The Obama Presidency
What it could mean for Hawaii
(page 2 of 4)
Change, Yes, But It Will Take Time
Aside from specific issues facing Hawaii, Obama has proposed bold policy changes in areas ranging from trade and taxes to energy and healthcare. But with the current economic crisis, he may not get to all of them any time soon.
“Just because a presidential candidate promises something doesn’t mean they’ll be able to deliver,” says Sumner La Croix, an economics professor at the University of Hawaii at Manoa.
“Clearly, when the president-elect takes office, his first priority has to be stabilizing and stimulating the economy,” La Croix says, adding that Hawaii is in for a rough 2009. “From our perspective, the No. 1 thing is to make sure that people on the Mainland consider visiting Hawaii. What that means is they have confidence restored, not so much that things are great today, but measures are being taken that will make things better for tomorrow.”
Throughout his campaign, Obama reiterated that he would bring tax relief to the middle class. “Anybody who lives here sees the middle class suffering,” La Croix says. “I think those tax cuts are about what any president would propose at this point in time. I think if we saw the current president stay in office, he’d be proposing more tax cuts for the middle class rates, too. So I think what he’s proposing would be very good for Hawaii. I don’t see the downside.”
Obama’s tax policies could take a backseat during this time, says Christopher Grandy, associate professor of public administration at UH. “I imagine that they’re still going to do the income-tax cuts for low- and middle-income people because that will be stimulative as well,” says Grandy. “I think any concern about doing something to raise income-tax rates is going to be put on hold in order for us to get through this economic crisis. Basically, concerns about the deficit seem to be out the window at this point.”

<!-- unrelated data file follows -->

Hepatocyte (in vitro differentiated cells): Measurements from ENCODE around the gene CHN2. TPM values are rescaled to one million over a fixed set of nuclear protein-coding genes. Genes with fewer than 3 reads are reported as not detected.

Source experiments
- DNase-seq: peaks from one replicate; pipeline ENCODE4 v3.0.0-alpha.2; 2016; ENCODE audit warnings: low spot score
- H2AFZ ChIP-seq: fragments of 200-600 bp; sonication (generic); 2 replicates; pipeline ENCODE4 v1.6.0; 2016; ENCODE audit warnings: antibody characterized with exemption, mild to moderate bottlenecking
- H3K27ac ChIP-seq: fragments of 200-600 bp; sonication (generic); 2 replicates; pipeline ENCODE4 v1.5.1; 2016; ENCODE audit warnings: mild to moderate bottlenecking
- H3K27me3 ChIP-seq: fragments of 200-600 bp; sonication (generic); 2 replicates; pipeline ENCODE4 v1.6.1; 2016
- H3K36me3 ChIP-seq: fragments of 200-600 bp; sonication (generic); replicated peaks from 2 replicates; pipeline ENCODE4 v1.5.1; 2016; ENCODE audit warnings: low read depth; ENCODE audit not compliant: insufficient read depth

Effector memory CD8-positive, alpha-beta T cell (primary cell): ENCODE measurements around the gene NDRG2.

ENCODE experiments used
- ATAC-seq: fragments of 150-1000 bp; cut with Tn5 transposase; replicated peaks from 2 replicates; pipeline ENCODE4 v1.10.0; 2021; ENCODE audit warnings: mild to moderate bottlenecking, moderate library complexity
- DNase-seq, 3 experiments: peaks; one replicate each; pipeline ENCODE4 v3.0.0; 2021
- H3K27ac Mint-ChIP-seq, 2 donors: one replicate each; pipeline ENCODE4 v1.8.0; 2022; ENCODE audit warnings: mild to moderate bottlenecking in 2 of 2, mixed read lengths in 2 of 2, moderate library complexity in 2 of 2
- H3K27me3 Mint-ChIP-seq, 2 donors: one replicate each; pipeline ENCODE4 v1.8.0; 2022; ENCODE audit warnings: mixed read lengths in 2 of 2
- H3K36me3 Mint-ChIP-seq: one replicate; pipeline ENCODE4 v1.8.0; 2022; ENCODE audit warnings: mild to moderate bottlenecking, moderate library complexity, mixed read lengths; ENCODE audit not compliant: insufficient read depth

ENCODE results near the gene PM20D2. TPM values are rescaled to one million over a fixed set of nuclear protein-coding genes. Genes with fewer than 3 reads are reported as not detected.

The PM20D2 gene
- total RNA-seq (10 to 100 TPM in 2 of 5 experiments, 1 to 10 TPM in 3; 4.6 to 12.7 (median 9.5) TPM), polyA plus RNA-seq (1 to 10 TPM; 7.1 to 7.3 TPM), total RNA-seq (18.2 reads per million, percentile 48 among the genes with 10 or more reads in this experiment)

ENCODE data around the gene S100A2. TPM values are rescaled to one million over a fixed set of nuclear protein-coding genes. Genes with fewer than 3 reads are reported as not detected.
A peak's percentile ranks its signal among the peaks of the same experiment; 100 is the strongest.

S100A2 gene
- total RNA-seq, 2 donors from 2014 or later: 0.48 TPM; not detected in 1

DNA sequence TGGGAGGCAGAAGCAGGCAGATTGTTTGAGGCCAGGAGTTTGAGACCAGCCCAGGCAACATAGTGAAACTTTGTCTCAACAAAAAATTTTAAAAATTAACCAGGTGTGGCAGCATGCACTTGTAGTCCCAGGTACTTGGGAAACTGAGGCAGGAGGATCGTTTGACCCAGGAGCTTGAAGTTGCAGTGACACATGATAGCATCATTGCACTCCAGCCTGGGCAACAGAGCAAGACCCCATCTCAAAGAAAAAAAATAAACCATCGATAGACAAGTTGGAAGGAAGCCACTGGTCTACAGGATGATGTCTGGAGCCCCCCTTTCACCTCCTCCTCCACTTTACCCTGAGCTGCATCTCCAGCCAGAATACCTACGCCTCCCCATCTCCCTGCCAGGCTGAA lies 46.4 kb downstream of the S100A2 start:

Energy Boost For Hawaii?
When the economy stabilizes, other proposals from the administration will come to light. One that could have a significant impact on Hawaii is a proposed cap-and-trade energy program. In his proposal, all pollution credits will be auctioned, with a portion going toward clean-energy projects and wildlife preservation, among other things. It could also lead to a carbon tax. This is where Hawaii could come in.
“What we’re going to find is that we are one of the places that’s really able to provide these alternative types of energy cheaper than other places,” La Croix says. On the negative side, it might increase airfare to and from Hawaii. “We’re likely to find that airfares go up on a permanent basis because of the carbon tax, and that’s likely to have a negative effect on tourism,” La Croix says. But it’s not all bad news: La Croix speculates American travelers would forego long-haul trips to China for somewhat shorter trips to Hawaii.
Other policies will generally have the same effect on Hawaii as they will on other states. Overall, an Obama presidency will not create a spectacular windfall for Hawaii. “I have to think that the president of the United States can’t take the interest of one state more seriously than the interest of other states,” Grandy says. “I would be shocked if we suddenly saw a huge amount of attention from the White House. In fact, I think that would be inappropriate.”
While the true effect of an Obama presidency is not readily known, it may erase years of misperceptions, both here and abroad.
“We think Obama’s ascension to the presidency sends a message internationally that Hawaii is not just a place for sand and surf,” says Schatz. “It also sends a message to Hawaii residents, and young people in particular, that we can compete with the best, and win.”
Yes, we can.
Do you like what you read? Subscribe to Hawaii Business Magazine »